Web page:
I am wondering if making a hidden seam (folding the foil over inwards after sewing so that none of the thread facing inwards is uncovered) would give additional heat protection.

He seems to be stating that he is using heavy-duty foil.

I wonder what my sewing machine's feed dogs would do to the foil, but it does not seem to have damaged it on his.

Interesting concept! I need to make a height extender for my potstand/windscreen, and I might try this to see how it works.

Skidsteer
2007-01-29, 21:02
:confused2 What kind of thread is this guy using? Ive had stoves that would burn the windscreen up ,so I know thread would never last!


I used Systranbox.com to (roughly) translate must of what he wrote, and he does make mention that the thread might be a concern. I believe that he is recommending that the thread be positioned so it's kept away from the hottest points (note that it's only exposed inwards on the bottom edge). He also says you could hand sew it with thin wire.

I am wondering if making a hidden seam (folding the foil over inwards after sewing so that none of the thread facing inwards is uncovered) would give additional heat protection.

He seems to be stating that he is using heavy-duty foil.

I wonder what my sewing machine's feed dogs would do to the foil, but it does not seem to have damaged it on his.

Interesting concept! I need to make a height extender for my potstand/windscreen, and I might try this to see how it works.

"Unwind" a "thread" from ordinary fiberglass mesh, thread a big ass needle, and hand sew it.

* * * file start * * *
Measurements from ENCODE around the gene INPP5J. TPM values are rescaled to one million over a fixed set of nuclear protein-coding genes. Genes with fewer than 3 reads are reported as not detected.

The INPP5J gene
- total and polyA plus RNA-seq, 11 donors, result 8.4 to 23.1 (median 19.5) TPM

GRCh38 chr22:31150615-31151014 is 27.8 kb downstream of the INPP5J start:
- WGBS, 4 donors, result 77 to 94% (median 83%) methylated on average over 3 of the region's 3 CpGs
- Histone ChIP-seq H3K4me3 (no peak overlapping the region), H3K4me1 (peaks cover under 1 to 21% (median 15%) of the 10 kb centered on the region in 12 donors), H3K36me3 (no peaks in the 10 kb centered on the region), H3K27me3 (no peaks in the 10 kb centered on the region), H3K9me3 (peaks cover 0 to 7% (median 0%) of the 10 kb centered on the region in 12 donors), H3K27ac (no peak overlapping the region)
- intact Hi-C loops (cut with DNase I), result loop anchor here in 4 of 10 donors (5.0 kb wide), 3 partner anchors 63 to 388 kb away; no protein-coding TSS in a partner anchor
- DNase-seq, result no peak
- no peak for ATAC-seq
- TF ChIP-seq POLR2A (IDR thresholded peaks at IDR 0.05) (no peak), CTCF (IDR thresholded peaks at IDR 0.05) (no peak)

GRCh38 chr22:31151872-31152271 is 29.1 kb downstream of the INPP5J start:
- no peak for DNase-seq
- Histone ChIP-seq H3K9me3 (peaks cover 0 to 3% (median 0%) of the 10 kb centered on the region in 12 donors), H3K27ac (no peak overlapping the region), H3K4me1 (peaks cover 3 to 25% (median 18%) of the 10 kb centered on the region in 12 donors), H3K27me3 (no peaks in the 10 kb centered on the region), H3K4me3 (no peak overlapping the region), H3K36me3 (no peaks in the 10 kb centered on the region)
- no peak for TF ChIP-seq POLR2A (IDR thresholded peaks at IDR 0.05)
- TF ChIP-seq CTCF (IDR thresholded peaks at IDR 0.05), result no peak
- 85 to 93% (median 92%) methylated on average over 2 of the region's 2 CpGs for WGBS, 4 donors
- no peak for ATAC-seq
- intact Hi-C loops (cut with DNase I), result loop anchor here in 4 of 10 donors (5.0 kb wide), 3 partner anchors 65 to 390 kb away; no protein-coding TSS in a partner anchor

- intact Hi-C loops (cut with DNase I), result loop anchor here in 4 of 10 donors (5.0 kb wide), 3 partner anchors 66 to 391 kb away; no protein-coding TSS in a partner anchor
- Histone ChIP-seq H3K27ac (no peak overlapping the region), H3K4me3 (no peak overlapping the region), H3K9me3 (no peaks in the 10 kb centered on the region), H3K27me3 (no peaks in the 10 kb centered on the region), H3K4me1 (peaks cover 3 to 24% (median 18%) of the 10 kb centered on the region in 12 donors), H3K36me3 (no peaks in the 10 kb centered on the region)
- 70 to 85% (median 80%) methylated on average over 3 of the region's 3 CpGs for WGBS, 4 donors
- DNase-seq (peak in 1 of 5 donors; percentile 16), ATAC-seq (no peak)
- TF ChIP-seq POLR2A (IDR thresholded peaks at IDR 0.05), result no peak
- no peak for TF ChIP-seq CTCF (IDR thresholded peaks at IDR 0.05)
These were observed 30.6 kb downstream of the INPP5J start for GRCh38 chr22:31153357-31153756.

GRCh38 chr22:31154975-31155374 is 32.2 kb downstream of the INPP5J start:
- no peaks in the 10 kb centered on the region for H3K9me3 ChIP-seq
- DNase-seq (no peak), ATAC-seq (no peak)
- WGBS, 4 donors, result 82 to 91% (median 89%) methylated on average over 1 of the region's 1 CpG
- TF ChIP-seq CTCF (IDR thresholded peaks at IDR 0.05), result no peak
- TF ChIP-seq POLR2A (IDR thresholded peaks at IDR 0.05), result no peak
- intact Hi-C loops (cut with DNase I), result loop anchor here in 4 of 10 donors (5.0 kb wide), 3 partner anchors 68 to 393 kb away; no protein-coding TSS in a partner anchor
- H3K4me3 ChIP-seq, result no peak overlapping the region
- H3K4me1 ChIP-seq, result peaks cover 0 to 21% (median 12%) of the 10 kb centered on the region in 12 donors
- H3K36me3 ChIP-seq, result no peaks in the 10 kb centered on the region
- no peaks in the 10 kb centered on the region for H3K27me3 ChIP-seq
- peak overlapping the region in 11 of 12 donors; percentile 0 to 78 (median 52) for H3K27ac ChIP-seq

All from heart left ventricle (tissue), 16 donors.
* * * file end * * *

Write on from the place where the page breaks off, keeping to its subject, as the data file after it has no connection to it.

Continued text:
No worries.

TeeDee
2007-01-29, 21:34
Just use the same thread they use in those fire fighting suits - cannot remember the name of the stuff right now - I have seen the thread for sale on some of the sites that sell kevlar thread and some of the other exotic materials.

Take-a-knee
2007-01-29, 22:46
I wish I had an Elna (or Viking) sewing machine like the one in the picture.

Frolicking Dino
2007-01-30, 08:51
I have an Elna and they are wonderful machines for general sewing. However, for many gear projects, I prefer my ancient White - all metal, straight stitch only, cranky until it warms up a bit, can sew thru practically anything and feeder plate isn't as picky about fabric types as Elna.

Rob Rohde-Szudy
2007-02-10, 23:40
I have an old White too. That thing is awesome. 1950's and all metal. I think I paid like $5 at a yard sale. (Basically stole it...) --Rob

blackdog
2007-02-11, 06:28
Blackdog, it that just tin foil? Or is there something else inside the foil? If it is just foil, how many layers is it? That looks like it would be quite durable and light for sure.

It's just (a slightly thicker "barbeque-type") foil, folded. Three layers (look at the illustrations at the bottom of the page).

blackdog
2007-02-11, 06:44
I believe that he is recommending that the thread be positioned so it's kept away from the hottest points (note that it's only exposed inwards on the bottom edge). He also says you could hand sew it with thin wire.

I am wondering if making a hidden seam (folding the foil over inwards after sewing so that none of the thread facing inwards is uncovered) would give additional heat protection.


Original paragraph
"OBS! Det är viktigt att sömmarna hamnar under brännarens överkant, i botten eller på utsidan så de inte skadas av lågan! Ett annat sätt att sy för hand med en tunn metalltråd."

Translated
"Note! It's important that the seams are positioned below the upper edge of the burner, at the bottom or on the outside so that they're not damaged by the flames! An alternative is to use a thin metal wire, sewn by hand."